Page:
Not that kind of Bullitt, that's a Steve McQueen movie
This week we take a peek at a bullet point menu system / prompt for Python.
So what is it?
Created by Brian Chao, Bullet is a Python prompt / menu creation tool for easy to navigate menus in the Python shell (REPL). We can create colourful interfaces, emojii etc.
We can also create prompts that look for specific choices, i.e y/n, numbers and choices from a list. This interface means we can create an easy to use prompt for terminal / Python shell users.
So how do I install it?
Via pip of course!
On Linux open a terminal
$ sudo pip3 install bullet
On Windows open a Command Prompt (cmd.exe)
pip3.exe install bullet
So how do I use it?
For this I shall use the star.py example which is in the examples section of the github repo.
This example creates a prompt / menu that uses a cyan coloured star to select a fruit from a list, and then print that choice out.
Here is the original example and I've added a few comments to illustrate what is going on at each stage.
We import the Bullet library
from bullet import Bullet
We import the colors class which is used to colour the prompt/menu.
from bullet import colors
We create an object called
cli and in there we store the configuration of the prompt.
cli = Bullet(
First we create a message to the user, a call to action asking them to use the prompt.
prompt = "\nPlease choose a fruit: ",
Then we create a list that will store the possible choices, in this case fruits.
choices = ["apple", "banana", "orange", "watermelon", "strawberry"],
We can control the horizontal placement of the prompt using an indent or setting an alignment.
indent = 0, align = 5,
The margin is the distance from the bullet to the menu item / prompt.
margin = 2,
The bullet is our tool to select an option, and it can be any character that we wish, in the example they use a star.
bullet = "★",
We can change the colour of the bullet too, here we change it to cyan.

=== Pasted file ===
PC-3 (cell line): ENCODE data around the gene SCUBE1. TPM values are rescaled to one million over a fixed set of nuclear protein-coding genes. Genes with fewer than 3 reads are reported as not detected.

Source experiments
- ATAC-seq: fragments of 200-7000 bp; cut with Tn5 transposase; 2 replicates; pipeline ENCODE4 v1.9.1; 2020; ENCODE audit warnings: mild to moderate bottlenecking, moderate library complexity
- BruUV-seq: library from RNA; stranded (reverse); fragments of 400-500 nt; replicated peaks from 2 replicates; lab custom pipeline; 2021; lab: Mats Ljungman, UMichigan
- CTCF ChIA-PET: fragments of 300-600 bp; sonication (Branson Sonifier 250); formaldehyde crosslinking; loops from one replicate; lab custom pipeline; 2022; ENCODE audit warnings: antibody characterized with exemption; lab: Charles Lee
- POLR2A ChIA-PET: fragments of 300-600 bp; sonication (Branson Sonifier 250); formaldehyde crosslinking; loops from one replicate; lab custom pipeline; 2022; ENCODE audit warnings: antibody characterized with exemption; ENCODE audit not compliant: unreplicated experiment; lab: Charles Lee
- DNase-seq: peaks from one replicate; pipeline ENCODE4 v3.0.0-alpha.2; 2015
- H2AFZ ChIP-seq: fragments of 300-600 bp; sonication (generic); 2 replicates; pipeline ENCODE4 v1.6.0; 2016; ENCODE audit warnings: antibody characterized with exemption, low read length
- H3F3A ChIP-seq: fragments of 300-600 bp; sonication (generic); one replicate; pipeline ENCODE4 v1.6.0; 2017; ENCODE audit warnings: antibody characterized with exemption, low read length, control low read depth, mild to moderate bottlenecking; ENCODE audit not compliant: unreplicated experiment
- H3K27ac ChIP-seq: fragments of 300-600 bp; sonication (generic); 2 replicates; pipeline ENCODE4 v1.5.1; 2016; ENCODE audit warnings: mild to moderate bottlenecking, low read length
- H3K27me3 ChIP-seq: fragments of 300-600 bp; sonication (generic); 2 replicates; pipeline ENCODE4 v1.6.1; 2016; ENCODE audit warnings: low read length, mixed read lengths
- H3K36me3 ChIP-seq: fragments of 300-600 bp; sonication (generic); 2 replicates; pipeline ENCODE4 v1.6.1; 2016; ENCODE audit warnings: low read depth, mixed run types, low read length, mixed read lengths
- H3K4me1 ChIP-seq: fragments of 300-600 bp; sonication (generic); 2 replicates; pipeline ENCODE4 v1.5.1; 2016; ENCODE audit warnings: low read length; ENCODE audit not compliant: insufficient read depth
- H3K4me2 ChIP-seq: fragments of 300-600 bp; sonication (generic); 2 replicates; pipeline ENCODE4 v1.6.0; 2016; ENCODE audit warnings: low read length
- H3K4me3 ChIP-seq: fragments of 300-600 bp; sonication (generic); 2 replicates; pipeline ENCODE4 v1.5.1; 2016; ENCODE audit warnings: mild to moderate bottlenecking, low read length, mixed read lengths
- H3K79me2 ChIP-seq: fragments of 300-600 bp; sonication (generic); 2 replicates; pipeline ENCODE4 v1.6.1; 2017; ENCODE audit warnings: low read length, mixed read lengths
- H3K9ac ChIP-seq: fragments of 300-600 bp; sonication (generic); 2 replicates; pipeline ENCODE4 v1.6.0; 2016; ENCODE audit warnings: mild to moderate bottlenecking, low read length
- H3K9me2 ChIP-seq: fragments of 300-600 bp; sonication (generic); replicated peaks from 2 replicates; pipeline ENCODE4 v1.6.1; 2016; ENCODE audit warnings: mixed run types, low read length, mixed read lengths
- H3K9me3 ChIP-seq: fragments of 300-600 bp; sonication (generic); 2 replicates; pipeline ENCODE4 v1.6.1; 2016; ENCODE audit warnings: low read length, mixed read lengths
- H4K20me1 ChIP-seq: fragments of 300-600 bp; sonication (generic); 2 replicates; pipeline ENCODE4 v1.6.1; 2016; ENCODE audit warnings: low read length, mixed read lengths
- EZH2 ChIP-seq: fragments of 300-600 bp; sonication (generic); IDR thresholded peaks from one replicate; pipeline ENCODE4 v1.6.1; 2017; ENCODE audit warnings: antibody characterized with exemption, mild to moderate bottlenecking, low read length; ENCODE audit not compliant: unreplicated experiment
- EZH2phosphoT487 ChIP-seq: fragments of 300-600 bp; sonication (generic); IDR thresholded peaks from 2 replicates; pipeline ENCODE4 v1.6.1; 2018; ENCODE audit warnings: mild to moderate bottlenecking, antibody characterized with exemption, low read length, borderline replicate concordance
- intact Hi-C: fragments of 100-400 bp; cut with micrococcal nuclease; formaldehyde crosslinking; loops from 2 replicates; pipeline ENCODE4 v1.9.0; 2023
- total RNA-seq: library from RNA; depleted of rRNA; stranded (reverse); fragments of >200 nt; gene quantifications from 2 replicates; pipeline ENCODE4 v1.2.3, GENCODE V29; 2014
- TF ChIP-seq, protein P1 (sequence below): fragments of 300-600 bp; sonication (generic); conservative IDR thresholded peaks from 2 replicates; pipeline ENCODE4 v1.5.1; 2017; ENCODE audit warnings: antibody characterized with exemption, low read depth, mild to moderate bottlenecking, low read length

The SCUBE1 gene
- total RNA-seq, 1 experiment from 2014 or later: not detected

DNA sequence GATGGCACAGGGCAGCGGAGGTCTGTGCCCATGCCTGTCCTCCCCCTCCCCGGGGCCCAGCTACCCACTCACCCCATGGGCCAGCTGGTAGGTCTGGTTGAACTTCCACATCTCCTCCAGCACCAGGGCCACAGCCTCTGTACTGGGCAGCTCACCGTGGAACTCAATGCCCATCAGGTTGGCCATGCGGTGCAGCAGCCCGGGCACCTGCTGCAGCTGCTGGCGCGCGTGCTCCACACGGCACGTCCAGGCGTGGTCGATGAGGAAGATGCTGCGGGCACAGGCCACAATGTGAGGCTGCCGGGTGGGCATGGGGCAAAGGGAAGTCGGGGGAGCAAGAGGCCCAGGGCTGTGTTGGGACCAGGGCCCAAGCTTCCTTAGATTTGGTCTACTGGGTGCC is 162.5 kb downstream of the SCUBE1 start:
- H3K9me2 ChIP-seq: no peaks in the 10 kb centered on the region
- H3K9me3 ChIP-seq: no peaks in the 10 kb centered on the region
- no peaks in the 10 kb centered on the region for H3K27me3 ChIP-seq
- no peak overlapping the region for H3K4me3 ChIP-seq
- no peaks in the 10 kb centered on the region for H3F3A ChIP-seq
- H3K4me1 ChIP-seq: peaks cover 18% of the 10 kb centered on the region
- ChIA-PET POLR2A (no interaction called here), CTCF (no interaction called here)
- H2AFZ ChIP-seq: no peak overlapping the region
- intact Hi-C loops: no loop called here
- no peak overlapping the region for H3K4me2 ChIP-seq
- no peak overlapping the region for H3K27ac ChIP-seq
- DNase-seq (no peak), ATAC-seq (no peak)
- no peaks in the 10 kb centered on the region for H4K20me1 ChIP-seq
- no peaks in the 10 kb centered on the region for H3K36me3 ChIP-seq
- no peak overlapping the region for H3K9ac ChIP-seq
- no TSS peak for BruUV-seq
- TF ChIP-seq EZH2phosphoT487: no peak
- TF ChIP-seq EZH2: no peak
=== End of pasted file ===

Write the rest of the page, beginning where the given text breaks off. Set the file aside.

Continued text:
When an option is highlighted, we need to show the user that, and for this we change the foreground colour. In this case a selected item is made yellow.
Unselected options are identified using a different colour, but in the star.py example they do not do that.
Here we can control the background colour of our prompt, in this case anything unselected is black.
Any item selected has another background colour, but in the star.py example they keep the same colour.
To add padding after the prompt we use
pad_right, this adds just a little space to create a definite space for the prompt.
pad_right = 5 )
Then we come out of creating the object and create another called
result which stores the output, our choice, before printing that to the Python shell.
result = cli.launch() print("You chose:", result)
So what did I make with it?
Well as a quick test I used the prompt to select one of three options to control an LED connected to pin 17 on a Raspberry Pi. To control the LED I used GPIO Zero, which is awesome!
The three options are
- Toggle, turn the LED on or off depending on the current state.
- Blink, make the LED turn on and off with a 1 second delay between each.
- Blink 4 times, it makes the LED turn on and off four times.
Here is the code.
from bullet import Bullet from bullet import colors from gpiozero import LED led = LED(17) while True: cli = Bullet( prompt = "\nPlease choose a demo: ", choices = ["toggle", "blink", "blink 4 times"], indent = 0, align = 5, margin = 2, bullet = ">>", bullet_color=colors.bright(colors.foreground["red"]), word_color=colors.bright(colors.foreground["yellow"]), word_on_switch=colors.bright(colors.foreground["green"]), background_color=colors.background["black"], background_on_switch=colors.background["black"], pad_right = 5 ) result = cli.launch() print("You chose:", result) if result == "toggle": led.toggle() elif result == "blink": led.blink() elif result == "blink 4 times": led.blink(on_time=0.5, off_time=0.5, n=4)
And here is what the code does on screen.
And here is what happens in real life